// April 27th, 2007 // 4 Comments » // Seanad, seanad eireann, seanad reform
I read this piece by Fergus Finlay (updated link now in Irish Examiner archive) in in Tuesday’s Examiner* and I was positively seething afterwards. I would urge everyone to read Fergus’s piece and to raise this on the doorsteps with any and all government reps who will be calling over the coming weeks.
My sister, who is a year, a month and a day younger than me, is intellectually disabled (as if she didn’t have enough to put up with being my sister) and lives quite happily in Killarney, in sheltered housing managed by the Kerry Parents and Friends of the Mentally Handicapped who do a fine job trying to ensure that people in Kerry can live as independently and fulfilling a life as possible. Finding a place close to home was a process of years of fighting mainly on the part of my mother dealing with the various bureaucracies of the state, during which she was placed in Devlin, Co. Westmeath, Mayfield Co. Cork, Tralee and now Killarney.
It now appears that the department of health (which has historically dropped the ball on supports for those with disabilities) is planning to implement the same regime of charges for those with disabilities as for the pensioners in residential care. Which means they will charge disabled people for living in residential settings. And charge them out of their disabled person’s maintenance allowance. The DPMA is currently €184 per week which is less than an old age non-contributory pension and about the same as the dole. So if you are on the dole, and live away from home the state will pay you a rent supplement but if you make the same attempt to live independently as a disabled person the state will charge you for the pleasure? And, get this, the state is also planning to apply this new regime retrospectively! They are right now sending bills to the parents of people with disabilities looking for back payments. Can you fucking believe it?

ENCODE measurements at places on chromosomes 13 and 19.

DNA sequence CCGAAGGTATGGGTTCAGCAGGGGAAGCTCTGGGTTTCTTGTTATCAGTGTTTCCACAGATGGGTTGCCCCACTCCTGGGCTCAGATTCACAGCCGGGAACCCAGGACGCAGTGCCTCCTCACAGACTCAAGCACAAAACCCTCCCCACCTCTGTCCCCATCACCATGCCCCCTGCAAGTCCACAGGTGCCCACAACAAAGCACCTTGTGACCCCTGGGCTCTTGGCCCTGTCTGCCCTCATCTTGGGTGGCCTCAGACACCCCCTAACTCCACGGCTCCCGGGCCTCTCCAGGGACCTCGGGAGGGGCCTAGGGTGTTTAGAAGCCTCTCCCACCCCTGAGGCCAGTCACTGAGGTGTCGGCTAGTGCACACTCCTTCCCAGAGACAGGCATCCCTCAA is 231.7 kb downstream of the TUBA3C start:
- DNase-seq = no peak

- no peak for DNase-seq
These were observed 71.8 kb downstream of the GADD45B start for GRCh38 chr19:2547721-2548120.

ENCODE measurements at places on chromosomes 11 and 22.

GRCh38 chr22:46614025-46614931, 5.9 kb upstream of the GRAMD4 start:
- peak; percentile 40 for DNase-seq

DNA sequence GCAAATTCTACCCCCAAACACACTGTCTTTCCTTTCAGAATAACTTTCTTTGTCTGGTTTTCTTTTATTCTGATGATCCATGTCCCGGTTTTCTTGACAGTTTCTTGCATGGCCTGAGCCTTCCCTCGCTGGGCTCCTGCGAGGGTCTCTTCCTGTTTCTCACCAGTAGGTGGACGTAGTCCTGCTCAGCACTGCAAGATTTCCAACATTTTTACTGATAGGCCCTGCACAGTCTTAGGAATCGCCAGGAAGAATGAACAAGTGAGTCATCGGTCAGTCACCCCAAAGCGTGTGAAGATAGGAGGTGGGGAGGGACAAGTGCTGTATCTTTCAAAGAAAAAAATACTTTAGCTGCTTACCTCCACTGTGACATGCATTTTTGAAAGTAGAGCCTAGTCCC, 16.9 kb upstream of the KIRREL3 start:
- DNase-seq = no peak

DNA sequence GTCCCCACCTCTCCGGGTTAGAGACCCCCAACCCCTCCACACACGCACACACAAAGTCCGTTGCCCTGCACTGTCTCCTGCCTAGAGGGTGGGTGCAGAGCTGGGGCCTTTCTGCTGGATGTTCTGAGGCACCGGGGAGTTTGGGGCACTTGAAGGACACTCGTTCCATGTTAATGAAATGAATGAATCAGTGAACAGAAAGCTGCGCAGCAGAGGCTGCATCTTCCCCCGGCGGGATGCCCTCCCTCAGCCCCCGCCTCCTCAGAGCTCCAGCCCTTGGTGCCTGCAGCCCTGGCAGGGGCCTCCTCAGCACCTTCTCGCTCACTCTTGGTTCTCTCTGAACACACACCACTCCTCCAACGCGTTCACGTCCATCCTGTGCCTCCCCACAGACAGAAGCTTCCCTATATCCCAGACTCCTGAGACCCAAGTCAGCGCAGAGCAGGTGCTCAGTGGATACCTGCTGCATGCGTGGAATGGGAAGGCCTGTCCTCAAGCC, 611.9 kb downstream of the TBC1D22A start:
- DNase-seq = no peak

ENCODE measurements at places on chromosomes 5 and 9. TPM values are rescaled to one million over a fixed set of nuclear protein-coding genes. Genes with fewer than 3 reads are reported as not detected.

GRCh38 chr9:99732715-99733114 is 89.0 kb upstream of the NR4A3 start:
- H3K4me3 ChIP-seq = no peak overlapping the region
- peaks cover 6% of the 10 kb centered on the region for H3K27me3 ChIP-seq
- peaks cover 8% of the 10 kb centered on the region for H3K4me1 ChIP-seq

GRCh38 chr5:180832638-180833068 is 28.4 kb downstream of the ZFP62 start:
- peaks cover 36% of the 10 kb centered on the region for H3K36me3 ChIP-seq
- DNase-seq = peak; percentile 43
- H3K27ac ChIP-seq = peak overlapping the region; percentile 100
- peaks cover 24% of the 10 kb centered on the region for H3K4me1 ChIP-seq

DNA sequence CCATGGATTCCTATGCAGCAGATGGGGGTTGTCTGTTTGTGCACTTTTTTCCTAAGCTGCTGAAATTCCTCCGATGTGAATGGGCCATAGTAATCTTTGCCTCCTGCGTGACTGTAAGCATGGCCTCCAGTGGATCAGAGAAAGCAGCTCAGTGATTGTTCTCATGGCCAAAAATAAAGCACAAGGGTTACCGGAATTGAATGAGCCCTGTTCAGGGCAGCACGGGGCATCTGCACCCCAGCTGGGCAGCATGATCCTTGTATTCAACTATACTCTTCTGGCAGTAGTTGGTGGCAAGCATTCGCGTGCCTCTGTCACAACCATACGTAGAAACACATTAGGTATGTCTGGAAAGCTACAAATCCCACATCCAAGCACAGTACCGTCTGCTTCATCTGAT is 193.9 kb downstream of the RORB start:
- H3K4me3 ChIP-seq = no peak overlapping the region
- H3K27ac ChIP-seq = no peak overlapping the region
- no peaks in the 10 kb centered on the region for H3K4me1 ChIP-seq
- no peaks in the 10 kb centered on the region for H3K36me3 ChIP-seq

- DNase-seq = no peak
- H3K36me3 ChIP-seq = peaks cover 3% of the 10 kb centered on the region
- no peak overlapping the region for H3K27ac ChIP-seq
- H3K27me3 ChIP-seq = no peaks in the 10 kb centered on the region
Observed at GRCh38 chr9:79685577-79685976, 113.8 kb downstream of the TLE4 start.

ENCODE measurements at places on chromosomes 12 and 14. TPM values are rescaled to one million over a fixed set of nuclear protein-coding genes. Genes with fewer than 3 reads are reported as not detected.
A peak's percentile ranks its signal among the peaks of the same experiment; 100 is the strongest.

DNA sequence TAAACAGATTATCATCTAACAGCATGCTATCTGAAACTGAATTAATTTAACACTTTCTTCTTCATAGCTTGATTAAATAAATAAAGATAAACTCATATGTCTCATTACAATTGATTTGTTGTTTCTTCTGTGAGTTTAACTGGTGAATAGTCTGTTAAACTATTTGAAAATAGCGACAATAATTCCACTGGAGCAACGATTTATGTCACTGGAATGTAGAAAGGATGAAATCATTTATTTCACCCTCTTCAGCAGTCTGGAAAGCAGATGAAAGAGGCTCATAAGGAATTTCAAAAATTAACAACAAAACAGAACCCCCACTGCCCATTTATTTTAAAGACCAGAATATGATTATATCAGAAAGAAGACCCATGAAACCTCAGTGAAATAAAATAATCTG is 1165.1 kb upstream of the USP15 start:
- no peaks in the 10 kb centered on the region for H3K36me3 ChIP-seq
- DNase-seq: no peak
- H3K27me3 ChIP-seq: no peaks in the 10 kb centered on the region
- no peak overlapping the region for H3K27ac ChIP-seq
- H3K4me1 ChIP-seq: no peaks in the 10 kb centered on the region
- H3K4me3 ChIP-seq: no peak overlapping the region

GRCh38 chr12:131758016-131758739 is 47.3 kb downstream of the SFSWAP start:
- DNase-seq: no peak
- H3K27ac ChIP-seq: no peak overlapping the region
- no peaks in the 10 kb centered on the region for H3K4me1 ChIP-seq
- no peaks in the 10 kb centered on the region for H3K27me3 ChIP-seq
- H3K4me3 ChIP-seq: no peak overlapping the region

You know one of the most stressful things for parents of someone with a disability is the ever present thought of what will happen when you’re gone. This is someone that you love with all your heart but you know that unlike your other children who you will also worry about (worrying seeming to be in the very nature of parenting, and is something that you don’t realise until you become a parent yourself or see friends become parents) that your disabled won’t ever be able to fend for themselves completely and they will always need someone to be looking out for them. And when you’re gone you hope that your community will care for them and the state which is the community writ large and the mechanism for expressing that care will do what it can.
I actually genuinely thought that Cowen’s efforts, particularly in his budgets , were the sign that the issue of treating people with disabilities fairly, and supporting those organisations that work in the area, was now completely part of the mainstream of Irish political life. I thought despite all the other differences I might have with the guy that here is someone that gets it.
I can tell you now that anyone whether from the revenue or the department of health who tries to take or takes by sleight of hand money from my sister will find me on their door beating their fucking head in with whatever comes to hand. When it comes to my sister I will happily get all Timothy McVeigh on you and your place of work.
As Fergus points out unlike the elderly those with disability will almost certainly never have the chance to be members of the work force and accrue money and assets that might be put into paying for their care. Again, I would urge people to read Fergus’s piece he manages to be put it much more than I do.
* The examiner has in the last few years become my alternate to the Irish Times, in large part because you can’t depend on the Independent to get the days of the week right.